After no fewer than 12 years on the market, the first-generation Vantage was finally replaced by a brand-new car. Revealed in November 2017, the second-gen Vantage joins the DB11 in Aston Martin’s new lineup of cars that use completely new underpinnings and a fresh design language. Alongside the road-going coupe, Aston Martin also unveiled the Vantage GTE race car, which will compete in the FIA World Endurance Championship and at the 24 Hours of Le Mans.
Built by the same team that developed the outgoing V8 Vantage GTE, the new race car replaces the company’s most successful competition car of all-time, credited with 37 of the team’s 51 international race victories, including two Le Mans 24 Hour class wins. With extensive optimization of the powertrain, chassis, and aerodynamics, Aston Martin hopes that the new Vantage GTE will be at least as successful as its predecessor.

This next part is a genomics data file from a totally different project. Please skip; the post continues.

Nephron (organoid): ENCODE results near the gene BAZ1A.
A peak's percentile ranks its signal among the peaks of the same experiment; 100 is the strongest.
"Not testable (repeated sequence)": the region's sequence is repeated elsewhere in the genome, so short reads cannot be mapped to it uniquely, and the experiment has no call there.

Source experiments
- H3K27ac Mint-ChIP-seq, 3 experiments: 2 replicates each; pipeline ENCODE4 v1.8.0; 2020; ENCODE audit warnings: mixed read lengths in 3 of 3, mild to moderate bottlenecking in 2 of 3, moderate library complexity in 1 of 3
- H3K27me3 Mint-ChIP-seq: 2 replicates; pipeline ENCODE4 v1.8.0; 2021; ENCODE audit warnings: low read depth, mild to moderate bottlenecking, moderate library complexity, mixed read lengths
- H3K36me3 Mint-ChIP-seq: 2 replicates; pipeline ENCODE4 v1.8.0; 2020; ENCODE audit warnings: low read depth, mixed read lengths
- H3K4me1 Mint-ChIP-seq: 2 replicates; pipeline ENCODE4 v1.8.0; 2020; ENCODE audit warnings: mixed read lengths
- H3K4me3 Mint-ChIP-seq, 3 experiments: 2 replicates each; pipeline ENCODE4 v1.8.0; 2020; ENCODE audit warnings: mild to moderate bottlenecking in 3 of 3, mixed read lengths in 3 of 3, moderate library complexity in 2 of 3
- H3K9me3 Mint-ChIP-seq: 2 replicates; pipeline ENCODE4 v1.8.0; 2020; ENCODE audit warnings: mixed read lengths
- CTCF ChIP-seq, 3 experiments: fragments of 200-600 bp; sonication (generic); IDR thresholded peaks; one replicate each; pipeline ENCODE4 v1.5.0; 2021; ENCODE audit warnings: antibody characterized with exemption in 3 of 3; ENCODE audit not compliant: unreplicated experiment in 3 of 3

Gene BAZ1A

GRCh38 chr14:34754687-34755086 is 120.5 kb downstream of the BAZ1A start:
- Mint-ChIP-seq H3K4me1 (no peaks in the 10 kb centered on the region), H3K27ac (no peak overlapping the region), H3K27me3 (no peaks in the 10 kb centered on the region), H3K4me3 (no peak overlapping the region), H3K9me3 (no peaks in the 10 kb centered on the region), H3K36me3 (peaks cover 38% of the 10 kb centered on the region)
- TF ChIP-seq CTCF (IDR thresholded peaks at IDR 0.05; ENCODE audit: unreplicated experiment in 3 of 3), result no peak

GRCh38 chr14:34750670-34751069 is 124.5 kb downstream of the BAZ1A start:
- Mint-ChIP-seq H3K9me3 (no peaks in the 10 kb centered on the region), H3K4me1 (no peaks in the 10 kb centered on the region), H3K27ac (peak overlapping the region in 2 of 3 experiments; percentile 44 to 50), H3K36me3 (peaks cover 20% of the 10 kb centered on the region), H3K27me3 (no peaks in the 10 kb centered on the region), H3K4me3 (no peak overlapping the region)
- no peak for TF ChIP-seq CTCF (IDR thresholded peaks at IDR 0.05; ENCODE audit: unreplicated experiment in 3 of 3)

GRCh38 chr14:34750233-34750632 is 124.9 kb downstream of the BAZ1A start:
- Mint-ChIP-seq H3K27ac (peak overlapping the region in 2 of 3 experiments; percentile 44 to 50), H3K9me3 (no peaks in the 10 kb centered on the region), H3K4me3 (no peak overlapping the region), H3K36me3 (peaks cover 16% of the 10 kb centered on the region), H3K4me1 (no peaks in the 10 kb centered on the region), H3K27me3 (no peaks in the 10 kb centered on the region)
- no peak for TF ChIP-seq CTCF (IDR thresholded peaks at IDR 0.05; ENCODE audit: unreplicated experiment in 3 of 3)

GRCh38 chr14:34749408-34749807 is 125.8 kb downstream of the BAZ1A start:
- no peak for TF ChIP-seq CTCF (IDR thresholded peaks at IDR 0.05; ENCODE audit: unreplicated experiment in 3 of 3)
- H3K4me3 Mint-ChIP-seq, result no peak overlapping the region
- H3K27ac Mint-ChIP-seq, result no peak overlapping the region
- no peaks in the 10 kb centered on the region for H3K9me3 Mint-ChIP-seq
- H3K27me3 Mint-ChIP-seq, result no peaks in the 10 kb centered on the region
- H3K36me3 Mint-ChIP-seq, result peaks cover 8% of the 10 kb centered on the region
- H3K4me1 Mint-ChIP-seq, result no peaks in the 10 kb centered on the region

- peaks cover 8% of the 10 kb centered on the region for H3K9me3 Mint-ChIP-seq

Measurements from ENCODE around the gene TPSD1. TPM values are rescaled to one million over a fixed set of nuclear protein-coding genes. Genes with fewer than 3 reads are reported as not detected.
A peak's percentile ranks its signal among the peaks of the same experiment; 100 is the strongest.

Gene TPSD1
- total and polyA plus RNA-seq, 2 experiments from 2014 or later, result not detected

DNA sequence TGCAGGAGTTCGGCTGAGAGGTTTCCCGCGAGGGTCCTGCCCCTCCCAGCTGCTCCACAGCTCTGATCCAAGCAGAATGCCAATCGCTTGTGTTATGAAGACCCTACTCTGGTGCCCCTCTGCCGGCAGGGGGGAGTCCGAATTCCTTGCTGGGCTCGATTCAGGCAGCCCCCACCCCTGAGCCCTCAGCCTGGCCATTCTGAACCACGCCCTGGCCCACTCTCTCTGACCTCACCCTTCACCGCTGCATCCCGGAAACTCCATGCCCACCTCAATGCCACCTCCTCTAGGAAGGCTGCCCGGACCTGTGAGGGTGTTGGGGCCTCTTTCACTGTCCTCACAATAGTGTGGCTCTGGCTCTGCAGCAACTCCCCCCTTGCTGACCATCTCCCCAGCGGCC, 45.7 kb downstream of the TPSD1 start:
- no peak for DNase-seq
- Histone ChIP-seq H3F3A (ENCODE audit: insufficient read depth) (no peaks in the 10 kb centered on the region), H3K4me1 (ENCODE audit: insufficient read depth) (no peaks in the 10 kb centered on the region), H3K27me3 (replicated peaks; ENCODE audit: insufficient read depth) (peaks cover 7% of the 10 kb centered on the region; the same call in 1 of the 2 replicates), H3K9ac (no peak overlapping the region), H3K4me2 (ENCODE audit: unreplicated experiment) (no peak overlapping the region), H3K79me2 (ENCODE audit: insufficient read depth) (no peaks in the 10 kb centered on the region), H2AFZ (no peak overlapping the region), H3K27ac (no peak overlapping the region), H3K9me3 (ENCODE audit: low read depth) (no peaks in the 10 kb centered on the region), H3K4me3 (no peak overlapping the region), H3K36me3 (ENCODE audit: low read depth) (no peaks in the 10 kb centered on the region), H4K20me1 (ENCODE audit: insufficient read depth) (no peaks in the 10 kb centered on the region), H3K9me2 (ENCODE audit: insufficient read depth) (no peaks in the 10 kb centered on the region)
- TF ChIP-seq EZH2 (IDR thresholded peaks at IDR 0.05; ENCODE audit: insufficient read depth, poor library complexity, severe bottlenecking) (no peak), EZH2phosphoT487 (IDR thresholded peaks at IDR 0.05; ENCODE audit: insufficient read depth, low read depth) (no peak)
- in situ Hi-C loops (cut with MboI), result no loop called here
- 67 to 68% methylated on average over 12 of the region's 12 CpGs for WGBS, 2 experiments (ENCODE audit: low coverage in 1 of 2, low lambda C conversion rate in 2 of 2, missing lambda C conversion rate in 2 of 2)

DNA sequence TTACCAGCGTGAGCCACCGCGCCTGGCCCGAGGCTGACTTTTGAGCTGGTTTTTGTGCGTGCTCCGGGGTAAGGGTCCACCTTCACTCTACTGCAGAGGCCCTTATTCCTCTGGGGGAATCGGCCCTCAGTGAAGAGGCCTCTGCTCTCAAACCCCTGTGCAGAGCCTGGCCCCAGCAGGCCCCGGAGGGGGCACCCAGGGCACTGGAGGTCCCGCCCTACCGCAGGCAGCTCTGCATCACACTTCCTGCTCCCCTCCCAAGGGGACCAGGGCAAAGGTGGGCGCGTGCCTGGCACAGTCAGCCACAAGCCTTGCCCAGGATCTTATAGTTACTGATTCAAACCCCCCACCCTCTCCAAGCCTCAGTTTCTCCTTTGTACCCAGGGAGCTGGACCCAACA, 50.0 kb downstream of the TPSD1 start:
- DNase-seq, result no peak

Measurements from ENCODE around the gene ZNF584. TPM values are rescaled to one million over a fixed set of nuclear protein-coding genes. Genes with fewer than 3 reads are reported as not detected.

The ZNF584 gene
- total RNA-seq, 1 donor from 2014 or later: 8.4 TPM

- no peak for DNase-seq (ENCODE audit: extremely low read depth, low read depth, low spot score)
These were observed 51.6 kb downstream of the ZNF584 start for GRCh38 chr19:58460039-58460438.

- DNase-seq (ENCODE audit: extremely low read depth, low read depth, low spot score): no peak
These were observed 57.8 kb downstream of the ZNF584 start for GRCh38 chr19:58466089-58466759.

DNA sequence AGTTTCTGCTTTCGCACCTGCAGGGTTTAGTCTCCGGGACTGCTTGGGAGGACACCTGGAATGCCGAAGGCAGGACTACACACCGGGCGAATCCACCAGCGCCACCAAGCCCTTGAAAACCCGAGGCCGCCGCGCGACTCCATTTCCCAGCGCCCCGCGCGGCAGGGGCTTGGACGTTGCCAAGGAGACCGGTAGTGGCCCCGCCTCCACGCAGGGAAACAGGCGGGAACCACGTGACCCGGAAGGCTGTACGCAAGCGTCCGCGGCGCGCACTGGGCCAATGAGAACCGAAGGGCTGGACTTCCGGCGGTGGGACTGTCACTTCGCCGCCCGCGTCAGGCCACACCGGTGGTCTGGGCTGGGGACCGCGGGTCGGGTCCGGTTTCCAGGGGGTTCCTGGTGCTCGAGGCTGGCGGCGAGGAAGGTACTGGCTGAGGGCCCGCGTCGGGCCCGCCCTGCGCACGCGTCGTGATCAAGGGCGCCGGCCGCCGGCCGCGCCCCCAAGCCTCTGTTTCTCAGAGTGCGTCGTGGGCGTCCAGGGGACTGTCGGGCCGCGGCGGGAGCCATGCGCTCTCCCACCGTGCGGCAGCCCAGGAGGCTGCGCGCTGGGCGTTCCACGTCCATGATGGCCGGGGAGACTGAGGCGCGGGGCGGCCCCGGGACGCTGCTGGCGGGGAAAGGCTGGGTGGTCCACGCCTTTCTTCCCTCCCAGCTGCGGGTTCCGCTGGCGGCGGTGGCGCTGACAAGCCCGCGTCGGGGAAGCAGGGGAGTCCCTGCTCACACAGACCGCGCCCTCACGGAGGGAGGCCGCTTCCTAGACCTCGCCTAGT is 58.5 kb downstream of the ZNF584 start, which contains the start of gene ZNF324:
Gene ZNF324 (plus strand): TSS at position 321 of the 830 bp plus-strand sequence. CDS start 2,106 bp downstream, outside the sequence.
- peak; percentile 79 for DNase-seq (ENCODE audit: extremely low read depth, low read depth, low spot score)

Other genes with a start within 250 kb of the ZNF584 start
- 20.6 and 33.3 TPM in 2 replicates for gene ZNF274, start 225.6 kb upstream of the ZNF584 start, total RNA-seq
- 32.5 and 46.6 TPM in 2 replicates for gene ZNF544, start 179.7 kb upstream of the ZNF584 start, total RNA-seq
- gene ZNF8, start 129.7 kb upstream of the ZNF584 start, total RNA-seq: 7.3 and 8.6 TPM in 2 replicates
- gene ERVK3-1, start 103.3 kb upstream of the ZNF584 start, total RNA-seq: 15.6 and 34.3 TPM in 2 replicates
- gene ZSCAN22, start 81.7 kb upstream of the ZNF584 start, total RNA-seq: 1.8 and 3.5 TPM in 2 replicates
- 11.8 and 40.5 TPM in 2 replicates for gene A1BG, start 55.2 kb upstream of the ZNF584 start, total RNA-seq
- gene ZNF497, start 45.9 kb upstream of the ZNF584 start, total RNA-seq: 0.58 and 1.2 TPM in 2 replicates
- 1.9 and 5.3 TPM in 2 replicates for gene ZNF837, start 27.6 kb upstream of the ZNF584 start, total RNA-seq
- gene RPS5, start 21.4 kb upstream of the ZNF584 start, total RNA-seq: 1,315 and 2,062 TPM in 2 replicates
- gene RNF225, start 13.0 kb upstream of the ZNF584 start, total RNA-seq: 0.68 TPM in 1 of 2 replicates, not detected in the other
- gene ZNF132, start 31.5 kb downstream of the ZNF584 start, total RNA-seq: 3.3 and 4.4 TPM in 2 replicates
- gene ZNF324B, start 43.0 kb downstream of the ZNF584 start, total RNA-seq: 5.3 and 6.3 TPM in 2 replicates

Although it was just revealed, the race car is under development for many months and has already completed more than 8,000 miles of testing, a 30-hour run at the Navarra track in Spain, as well as a rigorous durability program at Sebring in Florida. Aston Martin says it will keep most of the 2017 driver lineup for the new Vantage GTE. This includes Le Mans GTE Pro class winners Darren Turner and Jonny Adam, as well as the Danish duo and 2016 FIA WEC GTE Pro world champions, Nicki Thiim and Marco Sorensen. In addition, AMR has recruited ex-GP2 race winner and now Formula E racer Alex Lynn.